How police barricades became flower-cades

Posted on : 2016-11-22 15:59 KST Modified on : 2019-10-19 20:29 KST
Artist’s creative vision mobilizes citizens to cover police buses blocking demonstrators’ path with flower stickers
Participants on the fourth national candlelight demonstration in central Seoul affix flower stickers to decorate a police bus barricade near Gyeongbok Palace
Participants on the fourth national candlelight demonstration in central Seoul affix flower stickers to decorate a police bus barricade near Gyeongbok Palace

Flowers of different hues decorated police buses parked on central Seoul’s Yulgok and Saijk Roads on the evening of Nov. 19, when citizens flooded the streets to demand President Park Geun-hye’s resignation. Some families busily snapped photographs standing in front of the flower-bedecked vehicles.

Artist Lee Gang-hun, 44, was the figure responsible for transforming the police buses blocking demonstrators’ route to the Blue House into a wall of flowers. His inspiration came from a visit to the Nov. 12 demonstrations, when he saw citizens placing stickers reading “Retire” and “Resign, Park Geun-hye” on a KBS broadcasting vehicle parked near Seoul’s Gyeongbok Palace Subway Station as a message to demand fair reporting. He was familiar with all-night standoffs with police in front of vehicle barricades and chants to “remove the buses,” but he had always felt helpless to do anything about them. The idea he came up with was to remove the barricades by turning them into a wall of flowers. His hope was that the curious form of resistance by himself and the public would lead to questions about the barricades’ presence - which would learn in turn to a campaign to drive the barricades away.

 Nov. 19. (by Kim Myoung-jin
Nov. 19. (by Kim Myoung-jin

The idea quickly came to fruition. In a Facebook post on Nov. 13, Lee wrote that he was planning a performance of creating stickers with images symbolizing people to stick on vehicle barricades and shields at the Gwanghwamun demonstration, rather than shouting denunciations at police. He recruited other artists to take part in the “flower wall” performance. Overnight, he had around 26 designers joining in. The art group 7 Pictures launched a crowd-funding effort. Sympathetic members of the public chipped in to cover production costs, raising a total of one million won (US$850). By the time the 29,000 stickers were made, volunteers had been recruited to distribute them.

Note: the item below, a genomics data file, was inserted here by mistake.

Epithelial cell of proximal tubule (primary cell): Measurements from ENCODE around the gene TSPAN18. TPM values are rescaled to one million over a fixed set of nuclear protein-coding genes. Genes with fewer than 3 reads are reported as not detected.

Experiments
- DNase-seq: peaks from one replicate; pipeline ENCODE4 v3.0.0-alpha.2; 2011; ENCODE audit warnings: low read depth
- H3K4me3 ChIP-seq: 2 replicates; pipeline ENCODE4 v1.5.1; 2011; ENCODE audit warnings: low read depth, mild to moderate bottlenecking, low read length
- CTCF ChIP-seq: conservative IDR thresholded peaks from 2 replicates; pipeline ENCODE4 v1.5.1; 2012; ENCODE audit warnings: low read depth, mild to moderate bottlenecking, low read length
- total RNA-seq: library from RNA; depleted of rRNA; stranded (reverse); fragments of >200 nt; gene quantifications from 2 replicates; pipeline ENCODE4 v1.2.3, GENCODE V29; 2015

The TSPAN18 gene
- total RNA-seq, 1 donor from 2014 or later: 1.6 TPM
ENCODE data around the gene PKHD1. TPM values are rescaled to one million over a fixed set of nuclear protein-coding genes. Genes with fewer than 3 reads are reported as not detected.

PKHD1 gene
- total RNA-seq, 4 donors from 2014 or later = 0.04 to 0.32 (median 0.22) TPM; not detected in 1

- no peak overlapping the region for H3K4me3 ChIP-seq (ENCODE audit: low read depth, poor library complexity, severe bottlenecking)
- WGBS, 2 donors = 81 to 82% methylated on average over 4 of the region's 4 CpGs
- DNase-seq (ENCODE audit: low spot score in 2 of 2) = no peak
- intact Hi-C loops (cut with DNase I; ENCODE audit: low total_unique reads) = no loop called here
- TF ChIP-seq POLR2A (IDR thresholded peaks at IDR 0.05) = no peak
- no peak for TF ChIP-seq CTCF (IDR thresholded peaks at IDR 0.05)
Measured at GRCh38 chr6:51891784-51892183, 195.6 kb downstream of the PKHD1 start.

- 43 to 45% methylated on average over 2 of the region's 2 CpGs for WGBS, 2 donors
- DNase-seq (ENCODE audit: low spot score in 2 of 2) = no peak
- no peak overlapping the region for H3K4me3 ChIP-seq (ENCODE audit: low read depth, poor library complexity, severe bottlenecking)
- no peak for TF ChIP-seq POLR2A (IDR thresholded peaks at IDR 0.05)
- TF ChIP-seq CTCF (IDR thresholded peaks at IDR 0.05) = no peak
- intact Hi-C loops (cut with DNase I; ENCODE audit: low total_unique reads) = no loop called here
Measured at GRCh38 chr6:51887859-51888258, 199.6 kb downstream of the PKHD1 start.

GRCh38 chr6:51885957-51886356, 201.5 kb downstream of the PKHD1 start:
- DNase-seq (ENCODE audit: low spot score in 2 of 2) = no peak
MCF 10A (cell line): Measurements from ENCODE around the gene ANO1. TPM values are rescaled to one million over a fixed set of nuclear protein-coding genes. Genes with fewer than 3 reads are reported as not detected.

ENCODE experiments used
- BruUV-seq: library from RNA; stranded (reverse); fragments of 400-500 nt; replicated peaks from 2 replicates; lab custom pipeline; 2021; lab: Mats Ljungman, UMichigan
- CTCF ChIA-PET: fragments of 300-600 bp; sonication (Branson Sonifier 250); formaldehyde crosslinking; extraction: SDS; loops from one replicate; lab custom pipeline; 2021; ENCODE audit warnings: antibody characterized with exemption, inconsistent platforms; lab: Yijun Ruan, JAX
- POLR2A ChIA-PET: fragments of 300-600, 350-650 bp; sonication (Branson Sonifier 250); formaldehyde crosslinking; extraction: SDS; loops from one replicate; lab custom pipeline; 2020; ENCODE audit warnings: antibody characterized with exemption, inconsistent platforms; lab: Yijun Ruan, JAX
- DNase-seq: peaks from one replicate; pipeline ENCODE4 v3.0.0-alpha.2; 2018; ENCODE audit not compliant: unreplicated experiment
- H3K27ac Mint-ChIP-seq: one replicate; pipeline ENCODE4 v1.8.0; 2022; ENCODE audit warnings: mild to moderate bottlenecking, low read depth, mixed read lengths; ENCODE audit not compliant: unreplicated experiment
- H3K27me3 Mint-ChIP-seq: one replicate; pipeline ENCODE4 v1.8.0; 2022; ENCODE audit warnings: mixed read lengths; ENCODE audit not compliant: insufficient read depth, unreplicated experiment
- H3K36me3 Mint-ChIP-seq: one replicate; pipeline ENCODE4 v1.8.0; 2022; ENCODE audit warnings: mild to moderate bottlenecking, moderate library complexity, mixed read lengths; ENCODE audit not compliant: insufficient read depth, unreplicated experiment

At 3 pm on Nov. 19, a “barricades to flower-cades” booth was set up in front of Exit 6 of Gyeongbok Palace Station. Flower stickers were carried in the tiny hands of seven-year-old kids and the wrinkled palms of septuagenarians. With two to three hours, a dense wall of police buses stretching from Gwanghwamun to Naeja Junction was transformed into a wall of flowers. Some citizens worked past midnight to remove the stickers, lamenting the “hard work the conscripted policemen are doing.” Many moved in with cameras to capture the sight, with the “good-hearted citizens” singled out for media praise.

 staff photographer)
staff photographer)

“I can understand people feeling like they should take down the stickers because they don’t want to the conscripted police having to do the extra work,” said Lee. “But it’s unfortunate that people regard it as some sort of ‘violence’ to put stickers on police buses. I hope they also think about how they’re hurting other people’s rights and positions because of the pressure to participate in a demonstration in a ‘kindhearted’ way.”

Another “barricades to flower-cades” performance is scheduled for the fifth national demonstration in downtown Seoul on Nov. 26. The current plan is to pay the extra cost to print stickers on detachable paper along Post-It lines. The aim is to attract more kindhearted citizens to take part in a novel form of resistance: clearing the barricades by turning them into walls of flowers.

By Park Soo-jin, staff reporter

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